East L.A. Residents Fear Losing Homes to I-710 Project

August 10, 2017 by · 2 Comments 

A proposed plan to widen and make renovations to a segment of the I-710 (Long Beach Freeway) in the heart of East Los Angeles could end up costing families their homes and harm the health of residents who live near the congested traffic corridor, according to a group of angry homeowners in the transportation project’s path.

They are referring to the various alternatives outlined in the Recirculated Draft Environmental Impact Report for the I-710 Corridor Project to improve the major connection route for goods movement between the Ports of Los Angeles and Long Beach and the rail yards in the Cities of Commerce and Vernon and points farther east. One of the major areas state and local transportation agencies have targeted is the 710 and I-5 (Santa Ana Freeway) interchange through Commerce and East Los Angeles.

Planning for the freeway improvements has been underway for years and residents in those areas have long feared Caltrans and Metro plan to take homes in their neighborhood for the project, which could be the case if either Alternative 5 or 7 in the Draft EIR is eventually adopted.

They have testified at public meeting and provided written comment decrying any attempt to remove homes, and are outraged they “have been ignored,” said Los Angeles Unified School District teacher Juan Vasquez, leader of the Sydney Drive Neighborhood Group.

The group was formed about two years ago and serves as a local haven for residents who wish to voice their concerns or propose changes around the neighborhood.

“We are not being represented” in this process, Vasquez complained during the group’s meeting last week. “Why is it that when a new project is planned it has to affect East L.A.,” he said angrily. “It is not fair.”

There are a number of other alternatives listed in the Draft EIR but Alternatives 5 and 7 if chosen would have the biggest impact on residents on Sydney Drive in unincorporated East L.A., where dozens of homes could be slated for removal.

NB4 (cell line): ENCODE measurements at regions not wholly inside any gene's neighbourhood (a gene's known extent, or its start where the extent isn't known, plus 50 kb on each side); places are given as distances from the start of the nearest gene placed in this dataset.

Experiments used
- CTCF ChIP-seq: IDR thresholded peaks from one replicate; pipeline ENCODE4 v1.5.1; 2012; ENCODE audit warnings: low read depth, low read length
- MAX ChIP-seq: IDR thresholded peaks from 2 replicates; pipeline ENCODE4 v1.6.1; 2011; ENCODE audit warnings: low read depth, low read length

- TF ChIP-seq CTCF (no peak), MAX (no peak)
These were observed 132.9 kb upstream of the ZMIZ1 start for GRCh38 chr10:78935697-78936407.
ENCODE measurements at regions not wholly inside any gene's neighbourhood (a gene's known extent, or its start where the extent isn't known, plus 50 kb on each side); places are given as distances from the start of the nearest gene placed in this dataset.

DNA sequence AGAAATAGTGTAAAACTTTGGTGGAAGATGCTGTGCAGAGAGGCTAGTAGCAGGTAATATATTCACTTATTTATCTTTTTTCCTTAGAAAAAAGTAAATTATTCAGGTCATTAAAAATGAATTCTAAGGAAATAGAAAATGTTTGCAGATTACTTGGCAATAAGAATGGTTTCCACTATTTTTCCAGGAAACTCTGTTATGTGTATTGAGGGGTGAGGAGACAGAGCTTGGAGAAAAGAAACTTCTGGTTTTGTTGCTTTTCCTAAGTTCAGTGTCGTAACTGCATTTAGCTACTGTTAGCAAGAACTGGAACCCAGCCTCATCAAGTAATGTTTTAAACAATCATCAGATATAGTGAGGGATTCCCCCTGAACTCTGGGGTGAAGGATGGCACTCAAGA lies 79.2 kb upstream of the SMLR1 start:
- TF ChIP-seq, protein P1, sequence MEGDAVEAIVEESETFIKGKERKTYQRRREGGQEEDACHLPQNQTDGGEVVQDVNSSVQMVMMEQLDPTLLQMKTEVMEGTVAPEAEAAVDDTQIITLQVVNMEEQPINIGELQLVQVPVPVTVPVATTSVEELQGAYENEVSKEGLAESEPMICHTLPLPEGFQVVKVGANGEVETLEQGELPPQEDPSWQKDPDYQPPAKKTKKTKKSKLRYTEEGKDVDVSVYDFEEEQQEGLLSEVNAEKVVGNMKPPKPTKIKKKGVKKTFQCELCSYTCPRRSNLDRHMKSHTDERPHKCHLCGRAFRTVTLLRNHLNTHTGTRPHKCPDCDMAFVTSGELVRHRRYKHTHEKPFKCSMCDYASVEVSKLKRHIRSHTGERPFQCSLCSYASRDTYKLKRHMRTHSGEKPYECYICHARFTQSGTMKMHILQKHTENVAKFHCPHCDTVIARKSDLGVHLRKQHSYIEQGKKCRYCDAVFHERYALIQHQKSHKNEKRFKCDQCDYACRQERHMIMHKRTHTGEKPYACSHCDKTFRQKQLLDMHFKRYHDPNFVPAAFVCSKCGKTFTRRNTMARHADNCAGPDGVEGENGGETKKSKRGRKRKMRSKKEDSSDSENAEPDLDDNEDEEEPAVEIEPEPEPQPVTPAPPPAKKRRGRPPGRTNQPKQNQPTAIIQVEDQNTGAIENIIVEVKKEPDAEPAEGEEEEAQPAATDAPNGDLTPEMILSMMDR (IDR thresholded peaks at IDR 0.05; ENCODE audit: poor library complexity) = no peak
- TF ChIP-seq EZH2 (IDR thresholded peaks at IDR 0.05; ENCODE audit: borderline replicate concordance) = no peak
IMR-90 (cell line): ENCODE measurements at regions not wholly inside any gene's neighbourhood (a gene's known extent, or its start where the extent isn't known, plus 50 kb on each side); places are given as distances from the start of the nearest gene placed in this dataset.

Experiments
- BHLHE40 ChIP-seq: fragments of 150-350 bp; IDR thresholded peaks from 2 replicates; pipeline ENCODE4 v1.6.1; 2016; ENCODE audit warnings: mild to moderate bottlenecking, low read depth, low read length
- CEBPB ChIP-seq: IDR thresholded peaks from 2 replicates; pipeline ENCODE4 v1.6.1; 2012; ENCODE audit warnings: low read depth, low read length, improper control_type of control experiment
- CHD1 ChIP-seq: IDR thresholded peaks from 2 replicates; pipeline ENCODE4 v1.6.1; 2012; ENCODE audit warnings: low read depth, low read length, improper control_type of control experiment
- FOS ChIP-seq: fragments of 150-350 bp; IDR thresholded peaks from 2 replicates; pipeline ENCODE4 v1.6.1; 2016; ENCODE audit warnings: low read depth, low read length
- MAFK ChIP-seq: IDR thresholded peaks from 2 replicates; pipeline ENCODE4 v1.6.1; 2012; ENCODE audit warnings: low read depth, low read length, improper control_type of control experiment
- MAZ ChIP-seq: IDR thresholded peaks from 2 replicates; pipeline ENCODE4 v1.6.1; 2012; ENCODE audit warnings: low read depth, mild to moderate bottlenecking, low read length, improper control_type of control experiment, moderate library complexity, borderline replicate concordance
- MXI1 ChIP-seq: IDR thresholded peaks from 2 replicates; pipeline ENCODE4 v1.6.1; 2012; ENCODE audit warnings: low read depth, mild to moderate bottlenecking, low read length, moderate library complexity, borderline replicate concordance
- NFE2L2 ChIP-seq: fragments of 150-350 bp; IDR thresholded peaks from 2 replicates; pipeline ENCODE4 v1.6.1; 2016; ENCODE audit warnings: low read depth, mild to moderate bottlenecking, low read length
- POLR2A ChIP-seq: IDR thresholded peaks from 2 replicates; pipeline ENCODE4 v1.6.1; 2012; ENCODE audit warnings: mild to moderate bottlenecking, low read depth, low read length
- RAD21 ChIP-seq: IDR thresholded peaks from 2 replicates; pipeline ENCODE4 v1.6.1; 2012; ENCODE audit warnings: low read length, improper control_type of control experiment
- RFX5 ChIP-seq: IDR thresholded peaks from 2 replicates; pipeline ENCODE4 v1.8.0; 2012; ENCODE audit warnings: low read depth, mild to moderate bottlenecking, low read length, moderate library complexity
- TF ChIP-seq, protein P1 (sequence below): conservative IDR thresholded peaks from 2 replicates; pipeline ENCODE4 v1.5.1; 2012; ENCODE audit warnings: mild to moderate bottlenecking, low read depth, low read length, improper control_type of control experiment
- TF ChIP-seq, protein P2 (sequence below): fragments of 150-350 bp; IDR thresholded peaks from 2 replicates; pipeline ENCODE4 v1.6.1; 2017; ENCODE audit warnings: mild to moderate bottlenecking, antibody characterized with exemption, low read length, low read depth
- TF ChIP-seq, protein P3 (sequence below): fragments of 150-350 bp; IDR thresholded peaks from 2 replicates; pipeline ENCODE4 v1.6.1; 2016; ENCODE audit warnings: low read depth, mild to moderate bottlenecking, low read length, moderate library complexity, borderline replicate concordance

East Los Angeles residents are again under attack, and could lose their homes, complains Juan Vasquez, leader of the Sydney Drive Homeowners Group, which is gearing up to fight proposals in the I-710 Draft EIR that call for taking properties on their street. (EGP photo by Carlos Alvarez)

East Los Angeles residents are again under attack, and could lose their homes, complains Juan Vasquez, leader of the Sydney Drive Homeowners Group, which is gearing up to fight proposals in the I-710 Draft EIR that call for taking properties on their street. (EGP photo by Carlos Alvarez)

While Vasquez lives on Sydney Drive he will not lose his home, he told EGP he doesn’t want to see any of his neighbors lose theirs. If they do, the barrier wall between the freeway and homes would be moved to be right next to his front yard.

At a lightly attended meeting last Thursday at Vasquez’s home, residents emphasized they would fight to keep Sydney Drive residents from losing all or part of their homes.

Evelin Guzman moved to the Commerce-adjacent neighborhood about three years ago and says she may not lose her entire property, but could lose approximately 30 feet of the small patch of land she calls her backyard.

“It’s a small space for my kids” to play, said Guzman, pointing at the wall that separates the freeway from her backyard.

While losing her children’s play area is a concern, Guzman says she’s more worried about their health, explaining that her daughter Katelyn was recently diagnosed with asthma and the changes proposed in Alternatives 5 and 7 would put her at a higher risk for pollution-related illnesses. That would make it hard for her to stay in her home, Guzman said.

Carlos Ibarra and his mother Modesta may face the same fate as Guzman. Ibarra told EGP his parents have lived on Sydney Drive since 1974, and every few years transportation officials propose plans to restructure the freeway and the plans always call for stripping them of part of the land their home sits on.

Evelin Guzman Sydeney Drive Web Inside CAlvarez 08102017

“It’s always a few feet here, for this and that,” but “it’s never enough,” he said in frustration.

The proposed alternatives could affect approximately 24 properties in East Los Angeles.

Vasquez told EGP that through the years, residents in unincorporated East L.A. have had burdensome transportation projects thrust on them without input from the community.

He said residents should get informed about what’s going on in the neighborhood, adding he wants County Supervisor Hilda Solis – their only directly elected local official – to meet with homeowners and hear their concerns.